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IATA Blasts Handling of the Volcanic Ash CrisisMay 21, 2010 By: George Dooley
In the wake of 1,000 flight cancellations on Monday, May 17, due to the continued volcanic eruptions in Iceland, the International Air Transport Association (IATA) called on governments in Europe and air navigation service providers to urgently develop more precise procedures to identify ash contaminated air space and allow more flights.
“We have lost confidence in the ability of Europe’s governments to make effective and consistent decisions” said Giovanni Bisignani, IATA’s director general and CEO. “Using the same data, different countries have come to different conclusions on opening or closing airspace.
“This problem is not going away any time soon,” Bisignani continued. “The current European-wide system to decide on airspace closures is not working. We welcome the operational refinements made by the Volcanic Ash Advisory Centre (VAAC) in their theoretical model but we are still basically relying on one-dimensional information to make decisions on a four-dimensional problem. The result is the unnecessary closure of airspace. Safety is always our number one priority. But we must make decisions based on facts, not on uncorroborated theoretical models.”
Bisignani noted some successful exceptions which provide examples to follow. “France has been able to safely keep its airspace open by enhancing the VAAC data with operational expertise to more precisely determine safe fly zones,” said Bisignani. “Today, the UK Civil Aviation, working with the UK NATS (the air navigation service provider), announced another step forward by working with airlines and manufacturers to more accurately define tolerance levels while taking into account special operational procedures. Both are examples for other European governments to follow.”
Bisignani called for more robust data collection and analysis as well as changes in the decision making process. “Numbers show that the current system is flawed,” he said. “ Over 200,000 flights have operated in European airspace identified by the VAAC as having the potential presence of ash. Not one aircraft has reported significant ash presence and this is verified by post-flight aircraft and engine inspections. We must back the theory with facts gathered by aircraft to test ash concentration. France and the UK are showing that this is possible. If European civil aviation does not have the resources, it should look to borrow the test aircraft from other countries or military sources.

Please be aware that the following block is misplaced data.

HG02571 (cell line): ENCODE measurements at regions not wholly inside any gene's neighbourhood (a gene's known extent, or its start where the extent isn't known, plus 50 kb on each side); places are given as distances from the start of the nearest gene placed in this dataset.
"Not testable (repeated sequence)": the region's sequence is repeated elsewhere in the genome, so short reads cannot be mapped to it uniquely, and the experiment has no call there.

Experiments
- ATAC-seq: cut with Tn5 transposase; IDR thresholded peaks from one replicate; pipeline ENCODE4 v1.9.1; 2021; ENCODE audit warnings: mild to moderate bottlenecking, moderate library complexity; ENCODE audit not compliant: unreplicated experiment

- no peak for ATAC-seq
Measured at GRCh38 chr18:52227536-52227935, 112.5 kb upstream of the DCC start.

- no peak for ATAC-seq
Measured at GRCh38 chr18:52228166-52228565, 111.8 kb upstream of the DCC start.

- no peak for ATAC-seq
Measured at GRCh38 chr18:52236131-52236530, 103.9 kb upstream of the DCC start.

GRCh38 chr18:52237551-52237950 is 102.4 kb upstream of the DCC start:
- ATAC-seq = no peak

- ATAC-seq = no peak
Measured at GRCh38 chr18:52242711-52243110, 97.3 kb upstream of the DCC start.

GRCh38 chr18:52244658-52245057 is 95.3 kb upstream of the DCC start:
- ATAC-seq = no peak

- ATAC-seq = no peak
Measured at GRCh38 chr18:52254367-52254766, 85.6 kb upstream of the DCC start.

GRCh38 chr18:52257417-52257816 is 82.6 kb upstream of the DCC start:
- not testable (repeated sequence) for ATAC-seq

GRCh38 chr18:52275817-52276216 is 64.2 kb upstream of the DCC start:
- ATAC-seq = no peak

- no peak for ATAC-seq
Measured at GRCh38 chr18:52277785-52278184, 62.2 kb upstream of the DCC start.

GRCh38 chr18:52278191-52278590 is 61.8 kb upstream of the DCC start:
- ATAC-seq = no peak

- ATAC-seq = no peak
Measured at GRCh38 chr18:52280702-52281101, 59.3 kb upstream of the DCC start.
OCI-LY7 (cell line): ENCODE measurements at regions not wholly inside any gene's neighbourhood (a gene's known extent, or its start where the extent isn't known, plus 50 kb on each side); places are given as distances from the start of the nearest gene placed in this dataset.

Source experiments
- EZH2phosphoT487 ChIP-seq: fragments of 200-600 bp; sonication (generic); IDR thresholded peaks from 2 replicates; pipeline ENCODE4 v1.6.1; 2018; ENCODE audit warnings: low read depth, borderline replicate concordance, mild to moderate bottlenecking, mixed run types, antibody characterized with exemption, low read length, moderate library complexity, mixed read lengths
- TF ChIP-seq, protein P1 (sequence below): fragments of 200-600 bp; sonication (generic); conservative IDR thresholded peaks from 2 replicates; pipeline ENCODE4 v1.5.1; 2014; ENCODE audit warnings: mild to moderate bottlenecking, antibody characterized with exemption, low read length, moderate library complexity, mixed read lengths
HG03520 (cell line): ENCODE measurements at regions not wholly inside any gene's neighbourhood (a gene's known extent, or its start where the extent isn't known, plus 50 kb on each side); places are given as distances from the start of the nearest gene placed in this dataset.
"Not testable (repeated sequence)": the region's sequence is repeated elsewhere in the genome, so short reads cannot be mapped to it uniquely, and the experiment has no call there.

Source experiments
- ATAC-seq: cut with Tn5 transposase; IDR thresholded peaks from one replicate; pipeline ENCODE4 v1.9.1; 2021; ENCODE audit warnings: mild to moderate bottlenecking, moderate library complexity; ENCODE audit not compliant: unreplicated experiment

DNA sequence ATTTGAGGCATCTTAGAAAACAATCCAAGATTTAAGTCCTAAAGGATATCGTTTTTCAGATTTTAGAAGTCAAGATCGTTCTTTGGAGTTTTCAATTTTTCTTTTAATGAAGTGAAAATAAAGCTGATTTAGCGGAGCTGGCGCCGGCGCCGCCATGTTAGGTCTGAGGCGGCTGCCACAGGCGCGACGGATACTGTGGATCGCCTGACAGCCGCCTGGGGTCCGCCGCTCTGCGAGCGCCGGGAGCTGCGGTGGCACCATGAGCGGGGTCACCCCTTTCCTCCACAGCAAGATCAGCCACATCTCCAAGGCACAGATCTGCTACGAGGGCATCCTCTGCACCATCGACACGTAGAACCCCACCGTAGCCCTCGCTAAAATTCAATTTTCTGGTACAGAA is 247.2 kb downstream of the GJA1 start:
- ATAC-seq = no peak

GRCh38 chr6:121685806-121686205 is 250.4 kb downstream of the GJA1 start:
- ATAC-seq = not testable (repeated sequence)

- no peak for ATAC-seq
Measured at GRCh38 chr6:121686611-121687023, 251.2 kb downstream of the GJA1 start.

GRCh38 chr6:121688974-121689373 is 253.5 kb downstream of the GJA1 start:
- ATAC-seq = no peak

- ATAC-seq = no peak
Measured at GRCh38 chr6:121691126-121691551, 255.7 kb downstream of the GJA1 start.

“Ultimately the industry needs a decision-making process for ash clouds similar to the one used for all other operational disruptions,” Bisignani continued. “ Every day airlines make decisions whether to fly or not to fly in various weather conditions. Airlines collate the information available and make informed decisions placing safety first and with full access to all the latest weather reporting. Why should volcanic ash be any different?”
In the U.S., which has a lot of experience with volcanic activity, the government identifies a no-fly zone where ash concentration is the highest. For all other areas, it is the responsibility of the airline to decide to fly or not based on the various data sources available. “The U.S. has well-established, safe and effective procedures for tracking the hazards of volcanic ash,” said Bisignani. “In recent years, the industry had no recorded safety incidents from volcanic activity in US airspace. Europe has a lot to learn.”
“Volcanic ash is a new challenge for European aviation. We can understand that systems need to be developed to cope. But what is absolutely inexcusable is the failure of Europe’s governments to act urgently and collectively to provide real leadership in a crisis. We have vast amounts of data from over 200,000 safe flights ready for analysis to support an urgent review of the current processes. European businesses are dependant on air travel and passengers certainly cannot wait that long for initiatives like the UK’s to be implemented continent-wide,” said Bisignani.